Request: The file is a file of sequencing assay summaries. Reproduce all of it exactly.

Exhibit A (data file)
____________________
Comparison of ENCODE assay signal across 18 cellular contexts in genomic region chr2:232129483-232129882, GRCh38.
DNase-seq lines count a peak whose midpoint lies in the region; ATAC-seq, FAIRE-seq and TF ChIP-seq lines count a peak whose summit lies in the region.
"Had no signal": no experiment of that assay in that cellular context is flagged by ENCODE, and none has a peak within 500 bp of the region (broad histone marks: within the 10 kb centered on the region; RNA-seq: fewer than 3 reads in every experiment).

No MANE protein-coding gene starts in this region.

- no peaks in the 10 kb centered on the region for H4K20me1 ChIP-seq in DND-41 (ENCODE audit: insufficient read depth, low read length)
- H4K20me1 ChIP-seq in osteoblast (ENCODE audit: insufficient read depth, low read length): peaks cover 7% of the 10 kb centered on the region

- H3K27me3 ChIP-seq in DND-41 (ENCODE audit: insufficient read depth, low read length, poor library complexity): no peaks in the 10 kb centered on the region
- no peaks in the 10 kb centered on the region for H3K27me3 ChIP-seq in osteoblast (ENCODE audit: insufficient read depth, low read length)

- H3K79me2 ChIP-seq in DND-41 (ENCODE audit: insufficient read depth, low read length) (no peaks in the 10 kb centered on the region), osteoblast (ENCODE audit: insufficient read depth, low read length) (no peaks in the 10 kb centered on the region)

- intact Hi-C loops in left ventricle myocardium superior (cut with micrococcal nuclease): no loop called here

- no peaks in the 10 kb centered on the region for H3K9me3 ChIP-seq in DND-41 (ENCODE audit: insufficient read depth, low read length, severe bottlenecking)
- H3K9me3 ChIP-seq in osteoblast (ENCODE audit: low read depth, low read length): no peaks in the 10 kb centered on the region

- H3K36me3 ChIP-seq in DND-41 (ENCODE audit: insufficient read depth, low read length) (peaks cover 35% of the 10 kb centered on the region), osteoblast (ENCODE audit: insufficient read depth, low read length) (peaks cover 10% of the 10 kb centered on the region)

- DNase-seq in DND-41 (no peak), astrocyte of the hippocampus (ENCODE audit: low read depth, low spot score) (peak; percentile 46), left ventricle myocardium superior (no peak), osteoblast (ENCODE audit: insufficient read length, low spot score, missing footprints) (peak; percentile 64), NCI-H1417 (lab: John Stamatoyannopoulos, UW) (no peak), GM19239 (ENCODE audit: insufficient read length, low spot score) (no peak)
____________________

Comparison of ENCODE assay signal across 18 cellular contexts in genomic region chr2:232129483-232129882, GRCh38.
DNase-seq lines count a peak whose midpoint lies in the region; ATAC-seq, FAIRE-seq and TF ChIP-seq lines count a peak whose summit lies in the region.
"Had no signal": no experiment of that assay in that cellular context is flagged by ENCODE, and none has a peak within 500 bp of the region (broad histone marks: within the 10 kb centered on the region; RNA-seq: fewer than 3 reads in every experiment).

No MANE protein-coding gene starts in this region.

- no peaks in the 10 kb centered on the region for H4K20me1 ChIP-seq in DND-41 (ENCODE audit: insufficient read depth, low read length)
- H4K20me1 ChIP-seq in osteoblast (ENCODE audit: insufficient read depth, low read length): peaks cover 7% of the 10 kb centered on the region

- H3K27me3 ChIP-seq in DND-41 (ENCODE audit: insufficient read depth, low read length, poor library complexity): no peaks in the 10 kb centered on the region
- no peaks in the 10 kb centered on the region for H3K27me3 ChIP-seq in osteoblast (ENCODE audit: insufficient read depth, low read length)

- H3K79me2 ChIP-seq in DND-41 (ENCODE audit: insufficient read depth, low read length) (no peaks in the 10 kb centered on the region), osteoblast (ENCODE audit: insufficient read depth, low read length) (no peaks in the 10 kb centered on the region)

- intact Hi-C loops in left ventricle myocardium superior (cut with micrococcal nuclease): no loop called here

- no peaks in the 10 kb centered on the region for H3K9me3 ChIP-seq in DND-41 (ENCODE audit: insufficient read depth, low read length, severe bottlenecking)
- H3K9me3 ChIP-seq in osteoblast (ENCODE audit: low read depth, low read length): no peaks in the 10 kb centered on the region

- H3K36me3 ChIP-seq in DND-41 (ENCODE audit: insufficient read depth, low read length) (peaks cover 35% of the 10 kb centered on the region), osteoblast (ENCODE audit: insufficient read depth, low read length) (peaks cover 10% of the 10 kb centered on the region)

- DNase-seq in DND-41 (no peak), astrocyte of the hippocampus (ENCODE audit: low read depth, low spot score) (peak; percentile 46), left ventricle myocardium superior (no peak), osteoblast (ENCODE audit: insufficient read length, low spot score, missing footprints) (peak; percentile 64), NCI-H1417 (lab: John Stamatoyannopoulos, UW) (no peak), GM19239 (ENCODE audit: insufficient read length, low spot score) (no peak)